I loved it when we passed through farm country. I grew up in mostly urban areas: New York, New Jersey, Los Angeles. My 4-year stint in Rhode Island was more suburban, but it was certainly not rural. So driving into upstate New York always fascinated me. A few hours outside New York City and here was all of this farm land. In my fourteen year old’s memory, all of the colors were bright. I would watch fields of corn pass by, and couldn’t imagine people eating that much corn. There were cows and horses in the fields. There were great bit red barns–how I loved those barns!

This is why, when we took our recent road trip, I stuck to the blue highways. I wanted to see these things all over again. I thought it might be nice for our kids to see them, too, but it wasn’t the same for them. They took their eyes off their device for a few seconds if I pointed out some grazing cows, or a particularly beautiful barn, but that was about it. I didn’t try to convince them otherwise. Scenery like that either resonates with you or it doesn’t. Alas, since I was driving, I didn’t snap any photos of the scenery along the way that I can post here. But I’ve got those pictures in my head and when I close my eyes, I can still see them.

The day after we visited Cooperstown, we headed across the state of New York for Niagara Falls. But on the way, we detoured to a small town in the Fingers Lakes region, called Seneca Falls. We picked the town because it is believed to be the model that inspired the fictional town of Bedford Falls in Frank Capra’s It’s a Wonderful Life. Indeed, the fact that there was an “It’s a Wonderful Life” museum in the town seemed like a fun place to stop.

The town is set along Cayuga Lake and the Seneca River runs through the town. We drove directly from our hotel, about 20 miles away in Auburn, to Cafe 19 for breakfast. I indulged in a Monte Cristo sandwich which was delicious, filled as it was with strawberry jam. We sat outdoors and the weather was perfect. It turned out that the parking lot for the restaurant, which was across the river on the edge of town, served as one of the town lots, and so we walked from the restaurant into town to find the It’s A Wonderful Life museum. When we got there, around 10 am, we learned they didn’t open until 11. That was fine because it meant we had an hour to wander the town.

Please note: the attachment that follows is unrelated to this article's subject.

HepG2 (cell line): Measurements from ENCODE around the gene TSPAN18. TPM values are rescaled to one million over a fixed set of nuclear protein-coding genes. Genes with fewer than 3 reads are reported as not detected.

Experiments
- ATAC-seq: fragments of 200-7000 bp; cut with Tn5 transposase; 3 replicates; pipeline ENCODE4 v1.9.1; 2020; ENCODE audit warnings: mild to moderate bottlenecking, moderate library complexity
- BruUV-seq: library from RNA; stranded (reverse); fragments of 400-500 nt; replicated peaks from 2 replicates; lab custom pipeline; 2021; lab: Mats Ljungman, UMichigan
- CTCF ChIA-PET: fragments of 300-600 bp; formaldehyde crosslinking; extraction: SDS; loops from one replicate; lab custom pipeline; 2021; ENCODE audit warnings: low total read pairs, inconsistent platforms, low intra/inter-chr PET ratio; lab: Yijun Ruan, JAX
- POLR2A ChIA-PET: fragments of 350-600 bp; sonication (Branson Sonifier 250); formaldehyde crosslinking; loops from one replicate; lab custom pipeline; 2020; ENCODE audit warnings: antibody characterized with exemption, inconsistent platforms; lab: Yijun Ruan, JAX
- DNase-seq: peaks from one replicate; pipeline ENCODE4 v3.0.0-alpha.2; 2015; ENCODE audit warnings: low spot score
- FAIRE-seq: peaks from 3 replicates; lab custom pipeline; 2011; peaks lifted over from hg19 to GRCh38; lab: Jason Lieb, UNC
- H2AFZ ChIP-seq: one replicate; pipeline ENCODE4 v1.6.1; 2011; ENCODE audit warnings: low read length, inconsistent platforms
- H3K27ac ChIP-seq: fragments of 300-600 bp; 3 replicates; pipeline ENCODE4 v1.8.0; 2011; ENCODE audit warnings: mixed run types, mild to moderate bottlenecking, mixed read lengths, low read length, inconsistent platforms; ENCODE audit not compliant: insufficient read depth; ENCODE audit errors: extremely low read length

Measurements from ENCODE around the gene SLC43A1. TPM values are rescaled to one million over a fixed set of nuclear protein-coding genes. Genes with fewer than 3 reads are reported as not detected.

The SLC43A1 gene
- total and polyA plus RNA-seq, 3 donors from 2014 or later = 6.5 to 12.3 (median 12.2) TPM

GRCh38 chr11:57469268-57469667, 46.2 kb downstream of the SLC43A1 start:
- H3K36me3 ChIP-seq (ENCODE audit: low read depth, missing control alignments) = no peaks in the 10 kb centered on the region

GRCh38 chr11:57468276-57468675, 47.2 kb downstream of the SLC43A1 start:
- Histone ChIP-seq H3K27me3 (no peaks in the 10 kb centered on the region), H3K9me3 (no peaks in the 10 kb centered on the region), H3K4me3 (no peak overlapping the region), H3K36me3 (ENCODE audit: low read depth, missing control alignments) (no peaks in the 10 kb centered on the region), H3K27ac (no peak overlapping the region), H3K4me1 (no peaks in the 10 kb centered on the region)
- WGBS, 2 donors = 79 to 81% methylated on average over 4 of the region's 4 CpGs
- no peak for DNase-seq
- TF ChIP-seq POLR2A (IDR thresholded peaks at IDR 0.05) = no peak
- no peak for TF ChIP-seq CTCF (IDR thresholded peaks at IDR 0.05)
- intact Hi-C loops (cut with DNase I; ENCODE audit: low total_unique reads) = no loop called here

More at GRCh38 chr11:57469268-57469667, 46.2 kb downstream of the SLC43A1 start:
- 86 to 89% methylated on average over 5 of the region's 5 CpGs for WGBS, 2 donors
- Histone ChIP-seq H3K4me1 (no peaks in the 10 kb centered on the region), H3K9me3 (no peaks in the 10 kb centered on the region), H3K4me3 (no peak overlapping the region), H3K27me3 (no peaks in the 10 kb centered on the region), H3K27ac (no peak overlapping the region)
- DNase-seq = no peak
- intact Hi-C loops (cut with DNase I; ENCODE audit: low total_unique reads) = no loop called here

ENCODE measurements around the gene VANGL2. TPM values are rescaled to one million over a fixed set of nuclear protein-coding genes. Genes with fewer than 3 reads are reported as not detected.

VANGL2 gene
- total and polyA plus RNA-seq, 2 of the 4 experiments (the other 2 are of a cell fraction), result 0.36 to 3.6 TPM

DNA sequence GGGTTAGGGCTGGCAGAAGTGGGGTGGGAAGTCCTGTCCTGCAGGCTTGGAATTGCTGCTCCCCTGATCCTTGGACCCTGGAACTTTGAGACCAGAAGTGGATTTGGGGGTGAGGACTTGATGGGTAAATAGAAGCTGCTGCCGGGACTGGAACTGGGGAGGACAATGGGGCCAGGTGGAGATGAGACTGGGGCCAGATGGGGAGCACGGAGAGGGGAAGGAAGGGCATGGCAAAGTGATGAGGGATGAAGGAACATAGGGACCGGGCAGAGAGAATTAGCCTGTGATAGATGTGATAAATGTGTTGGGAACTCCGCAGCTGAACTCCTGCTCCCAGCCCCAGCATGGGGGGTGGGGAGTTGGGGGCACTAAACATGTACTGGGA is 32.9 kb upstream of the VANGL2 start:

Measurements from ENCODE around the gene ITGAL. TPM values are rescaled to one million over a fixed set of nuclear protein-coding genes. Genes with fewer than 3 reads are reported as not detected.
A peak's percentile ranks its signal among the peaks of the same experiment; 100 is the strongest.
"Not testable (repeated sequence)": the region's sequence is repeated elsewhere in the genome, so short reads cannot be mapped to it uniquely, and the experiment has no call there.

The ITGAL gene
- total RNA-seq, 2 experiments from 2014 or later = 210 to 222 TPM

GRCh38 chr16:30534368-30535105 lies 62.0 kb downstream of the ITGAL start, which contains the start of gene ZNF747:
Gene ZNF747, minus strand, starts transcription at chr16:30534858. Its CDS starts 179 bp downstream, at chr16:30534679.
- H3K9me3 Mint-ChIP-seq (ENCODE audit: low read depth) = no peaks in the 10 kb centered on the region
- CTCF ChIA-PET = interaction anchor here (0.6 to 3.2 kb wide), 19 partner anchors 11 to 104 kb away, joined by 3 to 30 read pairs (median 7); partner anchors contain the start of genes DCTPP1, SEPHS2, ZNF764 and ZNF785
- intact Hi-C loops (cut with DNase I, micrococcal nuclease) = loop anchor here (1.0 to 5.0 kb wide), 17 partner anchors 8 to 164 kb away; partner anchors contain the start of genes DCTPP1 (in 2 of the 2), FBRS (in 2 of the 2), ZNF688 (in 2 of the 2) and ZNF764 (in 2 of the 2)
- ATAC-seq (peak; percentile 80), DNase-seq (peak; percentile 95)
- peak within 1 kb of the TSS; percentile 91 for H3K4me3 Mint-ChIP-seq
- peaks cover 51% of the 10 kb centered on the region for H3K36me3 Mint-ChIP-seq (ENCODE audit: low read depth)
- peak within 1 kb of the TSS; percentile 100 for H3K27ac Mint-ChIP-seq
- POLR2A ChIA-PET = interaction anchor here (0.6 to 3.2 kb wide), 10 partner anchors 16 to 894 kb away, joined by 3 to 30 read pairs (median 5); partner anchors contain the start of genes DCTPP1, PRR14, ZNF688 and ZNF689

We visited the Visitor Center, which also served as museum of waterways and industry. From there, we walked along the river to the “It’s a Wonderful Life Bridge” that spans the river.

the "it's a wonderful life bridge" in seneca falls, ny

From the bridge, we wander back to the town and toward the Women’s Right National Historical Park, which is a National Park unto itself. Much of the movement for women’s suffrage started here.

The Littlest Miss and the Little Miss at the Women’s Rights corner. The Little Man is across the street in the background.

At 11 am, we headed to the It’s a Wonderful Life museum. It was a wonderful place. They have an incredible amount of memorabilia from the movie. It’s not a big museum (yet) but they are looking to expand. As a project manager, I am fascinated by the complexity involved in making movies, and they had several original call sheets from the films which illustrate just how complex a single day of filming can be.

Call sheet from a day of filming on It’s a Wonderful Life

Outside the museum is a sign that reads: “Welcome to Bedford Falls” and it seemed as if all of the visitors (and there were quite a few) wanted there pictures taken in front of it.

We spent a couple of hours in the town, before we headed back to the car for the 2 hour drive to Niagara Falls. It was a delightful town and I’m really glad we decided to stop for a visit. When my cousin said they’d be doing a road trip across New York the week after we did and asked for recommendations, Seneca Falls was at the top of my list.